To heal the pain you have, you must face the pain you have. The calcaneus bone is the big heel bone at the back of the foot. Due to overuse a stress fracture can occur in the bone. Stress fractures are tiny, incomplete breaks or cracks in a normal bone caused by repeated trauma or pounding. When muscles are overtired (fatigued), they are no longer able to absorb the shock of repeated impacts. When this happens, the muscles transfer the stress to the bones, creating a small crack or fracture.
Stress fractures can occur in both the upper and lower body, but they are most common in the foot. Stress fractures also can occur with normal usage if osteoporosis or some other disease weakens your bones and leaves them vulnerable. The pain related to a stress fracture begins gradually and intensifies with continued activity. The most commonly affected site is the second or third of the long bones (metatarsals) between the toes and the mid foot. Stress fractures also can occur in the heel, the outer bone of the lower leg (fibula) and the navicular, a bone on the top of the mid foot.
Doing too much too soon is a common cause of stress fractures. For example, runners who are confined indoors for the winter may want to pick up where they left off at the end of the previous season. Instead of starting slowly, they try to match their previous mileage. The fractures are often called “insufficiency fractures” because there isn’t enough bone to withstand the normal stress of daily use. Female athletes who experience irregular or absent menstrual periods may also have decreased bone density and an increased risk of stress fractures. Improper sports equipment, such as shoes that are too worn or stiff, can also contribute to stress fractures. A change of surface, such as going from a grass tennis court to one of clay, or a change from an indoor to an outdoor running track, can increase the risk of stress fractures.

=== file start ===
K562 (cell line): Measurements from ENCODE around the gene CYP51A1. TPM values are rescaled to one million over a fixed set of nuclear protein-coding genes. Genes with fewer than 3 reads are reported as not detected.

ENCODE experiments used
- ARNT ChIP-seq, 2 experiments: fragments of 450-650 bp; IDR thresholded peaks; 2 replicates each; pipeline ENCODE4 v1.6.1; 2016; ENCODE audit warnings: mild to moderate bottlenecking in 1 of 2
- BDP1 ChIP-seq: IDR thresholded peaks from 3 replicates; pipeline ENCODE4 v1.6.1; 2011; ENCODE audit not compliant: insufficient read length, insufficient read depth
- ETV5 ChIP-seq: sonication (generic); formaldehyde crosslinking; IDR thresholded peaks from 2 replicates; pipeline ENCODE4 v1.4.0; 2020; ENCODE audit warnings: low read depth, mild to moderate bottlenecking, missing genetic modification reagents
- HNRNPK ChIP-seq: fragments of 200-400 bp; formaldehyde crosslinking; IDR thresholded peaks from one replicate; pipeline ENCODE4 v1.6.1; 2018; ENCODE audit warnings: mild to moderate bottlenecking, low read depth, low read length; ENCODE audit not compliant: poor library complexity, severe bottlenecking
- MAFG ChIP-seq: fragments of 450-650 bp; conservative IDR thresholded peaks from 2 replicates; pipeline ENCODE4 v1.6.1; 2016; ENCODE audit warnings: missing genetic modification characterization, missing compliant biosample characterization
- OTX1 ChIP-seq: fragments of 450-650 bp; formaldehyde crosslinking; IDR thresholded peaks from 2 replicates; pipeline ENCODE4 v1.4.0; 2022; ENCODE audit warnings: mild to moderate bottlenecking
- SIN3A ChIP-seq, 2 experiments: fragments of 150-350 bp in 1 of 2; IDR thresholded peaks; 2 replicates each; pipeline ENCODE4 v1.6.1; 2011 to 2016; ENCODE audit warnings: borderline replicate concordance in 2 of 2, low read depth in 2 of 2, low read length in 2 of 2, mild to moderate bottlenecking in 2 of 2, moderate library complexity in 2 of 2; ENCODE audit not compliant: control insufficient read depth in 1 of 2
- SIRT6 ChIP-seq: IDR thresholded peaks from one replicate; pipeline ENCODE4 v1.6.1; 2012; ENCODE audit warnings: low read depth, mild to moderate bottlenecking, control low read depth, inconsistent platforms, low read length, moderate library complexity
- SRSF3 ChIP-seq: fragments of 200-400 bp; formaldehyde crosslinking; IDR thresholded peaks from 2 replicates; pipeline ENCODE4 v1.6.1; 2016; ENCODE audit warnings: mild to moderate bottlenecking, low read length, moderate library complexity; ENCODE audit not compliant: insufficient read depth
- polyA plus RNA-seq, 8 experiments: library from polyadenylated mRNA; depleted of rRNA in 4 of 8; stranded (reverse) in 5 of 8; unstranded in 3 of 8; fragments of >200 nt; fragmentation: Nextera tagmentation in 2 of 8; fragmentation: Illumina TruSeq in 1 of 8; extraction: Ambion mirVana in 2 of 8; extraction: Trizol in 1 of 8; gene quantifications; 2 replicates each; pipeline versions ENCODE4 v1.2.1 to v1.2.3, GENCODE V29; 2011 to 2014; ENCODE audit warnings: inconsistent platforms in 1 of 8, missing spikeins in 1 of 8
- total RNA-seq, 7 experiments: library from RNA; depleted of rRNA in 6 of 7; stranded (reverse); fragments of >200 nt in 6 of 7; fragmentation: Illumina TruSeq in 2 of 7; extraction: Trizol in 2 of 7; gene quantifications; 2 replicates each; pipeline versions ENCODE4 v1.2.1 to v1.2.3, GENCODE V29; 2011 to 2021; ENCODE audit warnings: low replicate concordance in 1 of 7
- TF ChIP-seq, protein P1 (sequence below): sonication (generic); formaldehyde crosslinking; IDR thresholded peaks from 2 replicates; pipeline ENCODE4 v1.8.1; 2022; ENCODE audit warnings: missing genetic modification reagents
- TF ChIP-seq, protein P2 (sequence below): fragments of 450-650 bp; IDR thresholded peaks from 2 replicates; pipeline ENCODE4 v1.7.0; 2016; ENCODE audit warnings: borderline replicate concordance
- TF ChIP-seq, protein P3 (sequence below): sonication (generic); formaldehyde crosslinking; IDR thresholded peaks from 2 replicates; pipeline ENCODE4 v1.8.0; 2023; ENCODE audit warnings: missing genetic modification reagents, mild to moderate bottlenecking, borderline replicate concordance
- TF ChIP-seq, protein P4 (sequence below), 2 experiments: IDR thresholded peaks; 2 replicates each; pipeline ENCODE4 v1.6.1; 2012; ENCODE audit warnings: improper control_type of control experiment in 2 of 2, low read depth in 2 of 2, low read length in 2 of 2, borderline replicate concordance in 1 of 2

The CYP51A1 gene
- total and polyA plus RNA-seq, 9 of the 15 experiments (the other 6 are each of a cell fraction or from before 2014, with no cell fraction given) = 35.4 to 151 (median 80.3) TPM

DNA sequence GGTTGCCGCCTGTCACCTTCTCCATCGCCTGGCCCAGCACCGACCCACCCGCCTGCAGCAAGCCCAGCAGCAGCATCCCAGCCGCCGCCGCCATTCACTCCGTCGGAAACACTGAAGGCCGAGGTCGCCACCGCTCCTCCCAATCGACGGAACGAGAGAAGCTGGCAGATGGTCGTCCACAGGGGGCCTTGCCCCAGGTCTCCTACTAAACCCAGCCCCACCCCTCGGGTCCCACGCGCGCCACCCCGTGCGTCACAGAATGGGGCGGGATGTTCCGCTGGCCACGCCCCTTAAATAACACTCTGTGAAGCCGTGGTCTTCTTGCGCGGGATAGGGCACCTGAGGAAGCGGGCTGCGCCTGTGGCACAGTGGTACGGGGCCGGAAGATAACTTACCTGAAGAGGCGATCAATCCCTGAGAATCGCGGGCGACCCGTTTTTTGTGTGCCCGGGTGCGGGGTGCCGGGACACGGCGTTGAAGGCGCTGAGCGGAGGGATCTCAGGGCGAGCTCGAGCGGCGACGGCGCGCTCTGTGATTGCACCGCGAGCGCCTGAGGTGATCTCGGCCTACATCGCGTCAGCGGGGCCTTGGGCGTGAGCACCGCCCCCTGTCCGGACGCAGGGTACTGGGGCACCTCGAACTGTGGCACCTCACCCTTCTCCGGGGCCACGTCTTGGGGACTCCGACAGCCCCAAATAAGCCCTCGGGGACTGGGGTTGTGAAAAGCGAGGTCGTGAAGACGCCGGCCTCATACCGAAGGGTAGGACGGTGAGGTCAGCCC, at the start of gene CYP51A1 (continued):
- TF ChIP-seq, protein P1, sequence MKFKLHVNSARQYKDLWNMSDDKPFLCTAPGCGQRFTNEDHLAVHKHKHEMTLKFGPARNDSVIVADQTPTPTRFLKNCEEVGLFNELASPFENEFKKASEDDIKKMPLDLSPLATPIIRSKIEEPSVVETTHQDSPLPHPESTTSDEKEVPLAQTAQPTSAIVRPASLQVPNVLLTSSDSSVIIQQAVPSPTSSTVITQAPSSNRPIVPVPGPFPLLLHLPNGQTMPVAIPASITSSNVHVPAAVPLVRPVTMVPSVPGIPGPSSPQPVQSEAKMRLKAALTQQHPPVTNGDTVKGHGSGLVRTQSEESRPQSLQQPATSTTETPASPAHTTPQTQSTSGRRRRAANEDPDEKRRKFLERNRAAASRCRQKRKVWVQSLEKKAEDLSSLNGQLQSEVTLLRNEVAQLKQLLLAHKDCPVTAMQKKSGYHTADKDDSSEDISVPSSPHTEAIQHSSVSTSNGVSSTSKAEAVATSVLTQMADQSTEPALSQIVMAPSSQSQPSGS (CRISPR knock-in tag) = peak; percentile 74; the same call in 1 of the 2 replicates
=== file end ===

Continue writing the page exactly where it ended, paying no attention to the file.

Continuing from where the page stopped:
Symptoms Of Stress Fracture Heel
* Pain that develops gradually, increases with weight-bearing activity, and diminishes with rest
* Pain that becomes more severe and occurs during normal, daily activities
* Swelling on the top of the foot or the outside of the ankle
* Insidious, gradual onset heel pain
* Tenderness to touch at the site of the fracture
* Possible bruising
Tagged With bone density, bone stress, calcaneus bone, cause of stress, female athletes, fibula, foot stress fractures, fracture stress, grass tennis court, heel bone, heel pain, menstrual periods, mileage, osteoporosis, outer bone, running track, stress fracture, symptoms of stress